Blog: Why the construction industry needs to embrace diversity

Matthew Goff
Matthew Goff

Matthew Goff, director of UK operations at Actavo | Building Solutions, explains why having a diverse workforce can achieve better results across the business.

The Equality Act 2010 sets a legislative framework for diversity in the workplace and provides legal protection for workers who may be discriminated against.

No UK employer has a choice about adhering to that legislation. But they can choose whether or not they actively embrace diversity rather than simply stay within the rules.

Gender-gap in construction

According to the Office of National Statistics (ONS), from the boardroom to the building site, it’s estimated that women account for just 12.8% of the industry’s workforce. This is a shocking statistic, but not unsurprising. A Keepmoat survey has found barriers to career progression could just be one reason why the construction industry has trouble attracting and retaining women.

The gender pay-gap is another barrier. ONS data suggests the pay-gap in construction between men and women is 45.5% – with women paid an hourly rate of £8.04, compared with £14.74 for men.

But the gap in gender equality in construction seems to be shrinking. In 2015, the construction industry saw a 20-year high in the number of women employed, and since then, the number of women entering construction is growing 6.6% year-on-year.

We need a more inclusive workforce

Diversity is about respecting and celebrating differences. We cannot make an organisation inclusive by forcing staff to fit into an existing culture – that’s not the way to maximise potential. To properly embrace diversity, we need to ease difference into our workplaces.

Traditionally, the construction industry has been defined by how physical our environments can be. Whilst it may generally still be younger males performing the hard-physical work on sites, the point is, if any individual has the ability to undertake a task – regardless of their age, gender, ethnicity, sexual orientation or physical impairment – no barriers should stand in their way.

Things are changing. Innovation and technology are altering the way we do things. Modular building techniques have taken much of the work from a building site into the factory and that move has far-reaching consequences.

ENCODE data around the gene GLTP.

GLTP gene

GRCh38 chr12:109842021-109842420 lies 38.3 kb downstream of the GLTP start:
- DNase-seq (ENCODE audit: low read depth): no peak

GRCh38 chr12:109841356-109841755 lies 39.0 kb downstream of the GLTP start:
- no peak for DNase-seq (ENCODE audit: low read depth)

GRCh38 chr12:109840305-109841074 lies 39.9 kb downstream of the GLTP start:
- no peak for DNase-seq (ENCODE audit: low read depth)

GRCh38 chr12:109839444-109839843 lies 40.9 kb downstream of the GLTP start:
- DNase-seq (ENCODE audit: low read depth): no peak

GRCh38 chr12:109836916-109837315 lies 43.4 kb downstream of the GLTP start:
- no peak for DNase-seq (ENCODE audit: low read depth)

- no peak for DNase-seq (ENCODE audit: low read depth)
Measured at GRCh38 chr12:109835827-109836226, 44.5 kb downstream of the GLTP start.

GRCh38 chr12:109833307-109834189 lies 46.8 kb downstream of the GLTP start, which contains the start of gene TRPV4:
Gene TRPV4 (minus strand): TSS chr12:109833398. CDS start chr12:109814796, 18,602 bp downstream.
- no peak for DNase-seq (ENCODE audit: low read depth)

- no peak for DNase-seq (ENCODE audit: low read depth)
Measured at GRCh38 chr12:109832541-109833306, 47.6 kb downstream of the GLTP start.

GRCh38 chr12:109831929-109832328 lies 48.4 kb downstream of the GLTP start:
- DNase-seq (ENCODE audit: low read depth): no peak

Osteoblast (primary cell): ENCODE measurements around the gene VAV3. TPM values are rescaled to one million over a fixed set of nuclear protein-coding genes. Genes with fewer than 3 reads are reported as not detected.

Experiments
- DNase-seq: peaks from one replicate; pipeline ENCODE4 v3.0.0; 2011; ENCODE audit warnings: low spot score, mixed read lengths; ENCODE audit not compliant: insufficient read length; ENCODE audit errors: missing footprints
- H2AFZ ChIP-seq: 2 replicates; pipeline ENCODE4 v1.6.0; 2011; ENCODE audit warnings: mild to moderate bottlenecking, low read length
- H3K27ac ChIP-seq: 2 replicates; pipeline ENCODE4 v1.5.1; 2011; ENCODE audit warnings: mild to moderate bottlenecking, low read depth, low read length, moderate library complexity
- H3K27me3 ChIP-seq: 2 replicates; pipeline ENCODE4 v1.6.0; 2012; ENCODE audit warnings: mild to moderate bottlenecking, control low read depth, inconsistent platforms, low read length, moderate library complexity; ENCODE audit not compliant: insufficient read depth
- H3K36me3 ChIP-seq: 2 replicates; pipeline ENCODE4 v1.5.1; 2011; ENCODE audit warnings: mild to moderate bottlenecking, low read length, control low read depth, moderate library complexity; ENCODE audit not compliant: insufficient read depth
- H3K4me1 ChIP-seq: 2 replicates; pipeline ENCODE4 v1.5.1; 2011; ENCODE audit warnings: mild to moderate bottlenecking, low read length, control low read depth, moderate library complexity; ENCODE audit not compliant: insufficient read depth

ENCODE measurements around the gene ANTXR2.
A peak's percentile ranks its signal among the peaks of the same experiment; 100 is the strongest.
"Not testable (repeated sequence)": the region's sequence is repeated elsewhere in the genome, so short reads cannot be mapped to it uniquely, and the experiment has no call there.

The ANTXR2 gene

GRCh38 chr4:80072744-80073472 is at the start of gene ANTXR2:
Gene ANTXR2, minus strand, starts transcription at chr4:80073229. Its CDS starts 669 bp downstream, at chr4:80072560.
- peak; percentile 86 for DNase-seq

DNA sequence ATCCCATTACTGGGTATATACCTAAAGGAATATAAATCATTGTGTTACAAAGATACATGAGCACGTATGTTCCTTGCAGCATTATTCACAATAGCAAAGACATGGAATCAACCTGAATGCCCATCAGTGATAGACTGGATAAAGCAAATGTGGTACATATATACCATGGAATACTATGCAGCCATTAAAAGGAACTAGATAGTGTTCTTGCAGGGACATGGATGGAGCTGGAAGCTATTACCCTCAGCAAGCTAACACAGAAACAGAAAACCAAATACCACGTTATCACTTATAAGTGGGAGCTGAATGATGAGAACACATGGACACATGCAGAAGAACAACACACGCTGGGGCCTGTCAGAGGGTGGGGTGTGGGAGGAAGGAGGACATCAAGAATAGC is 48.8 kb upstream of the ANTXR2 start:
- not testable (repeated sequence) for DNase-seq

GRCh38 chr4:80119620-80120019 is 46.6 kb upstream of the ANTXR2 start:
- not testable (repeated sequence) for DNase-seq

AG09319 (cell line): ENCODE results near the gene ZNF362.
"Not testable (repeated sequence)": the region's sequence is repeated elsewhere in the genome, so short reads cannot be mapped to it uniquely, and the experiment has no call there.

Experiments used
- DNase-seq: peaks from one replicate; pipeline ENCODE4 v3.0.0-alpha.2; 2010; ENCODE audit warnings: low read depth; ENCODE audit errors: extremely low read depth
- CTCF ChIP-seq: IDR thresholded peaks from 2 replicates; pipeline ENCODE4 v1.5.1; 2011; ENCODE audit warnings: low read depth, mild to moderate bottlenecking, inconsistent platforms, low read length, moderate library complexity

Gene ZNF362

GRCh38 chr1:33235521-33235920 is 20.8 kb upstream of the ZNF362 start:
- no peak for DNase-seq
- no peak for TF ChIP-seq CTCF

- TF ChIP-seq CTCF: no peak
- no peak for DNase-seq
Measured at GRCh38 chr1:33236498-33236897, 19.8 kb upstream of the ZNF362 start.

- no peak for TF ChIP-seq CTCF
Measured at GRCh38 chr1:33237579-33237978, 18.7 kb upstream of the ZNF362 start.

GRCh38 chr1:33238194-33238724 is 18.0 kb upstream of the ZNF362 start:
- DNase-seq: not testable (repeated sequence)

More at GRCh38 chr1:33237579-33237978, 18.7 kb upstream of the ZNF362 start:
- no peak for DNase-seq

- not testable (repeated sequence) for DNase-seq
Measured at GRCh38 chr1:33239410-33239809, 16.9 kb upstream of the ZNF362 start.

Firstly, it’s easier to both train people who are in a factory, and to check the quality of their work before it leaves the building. That way of working may suit a different demographic to working on a building site.

A more inclusive workforce – one with different ages, genders and backgrounds, including ethnicities and abilities – involves adjusting our mindset. We need to strike the balance between smarter ways to retain and retrain workers with years of experience, while creating opportunities to pass those skills on.

There’s a strong business case in favour of diversity

While there is no sustainable argument against diversity, the construction industry cannot yet boast a proud track record in this area. That said, a report – published by the Equality and Human Rights Commission – did observe that the industry was “showing green shoots of delivering on diversity”.

The moral and legal imperative for diversity is complemented by a compelling business case for incorporating both diversity and inclusiveness into one’s corporate culture.

At the beginning of 2015, the McKinsey report, Why Diversity Matters (January 2015), showed that gender-diverse companies are 14% more likely to perform better than non-diverse companies. Ethnically-diverse companies are 35% more likely to perform better.

The National Centre for Diversity cites three reasons why we need better diversity in the construction industry: the pool of talent is increasingly diverse; people making purchasing decisions are also increasingly diverse; and diverse workforces unlock more innovation.

The construction industry needs to embrace best practice in terms of diversity, in order to benefit from the broadest pool of talent available to it. Embracing diversity and working in unison gives us different and better ways of thinking.

The Actavo Way

Changing a culture has to happen from the top down, and diversity is a management issue. It must be a requirement for all leaders, not just the HR department. For its part, Actavo’s leadership has created a Diversity & Inclusion Steering Group, charged with devising a programme of work that helps really move the dial on this front.

People are our most valuable asset. By enhancing the diversity of a workforce, we can create a wider pool of potential talent, but we must create workplaces where employees feel supported and valued.

Diverse organisations want to work with like-minded partners. Actavo works with some of the largest construction companies in the world and each embrace diversity. As well as being an equal opportunities and disability confident-committed employer, Actavo has created the Actavo Women in the Field Group, which has been established to help encourage more women into field-based roles.

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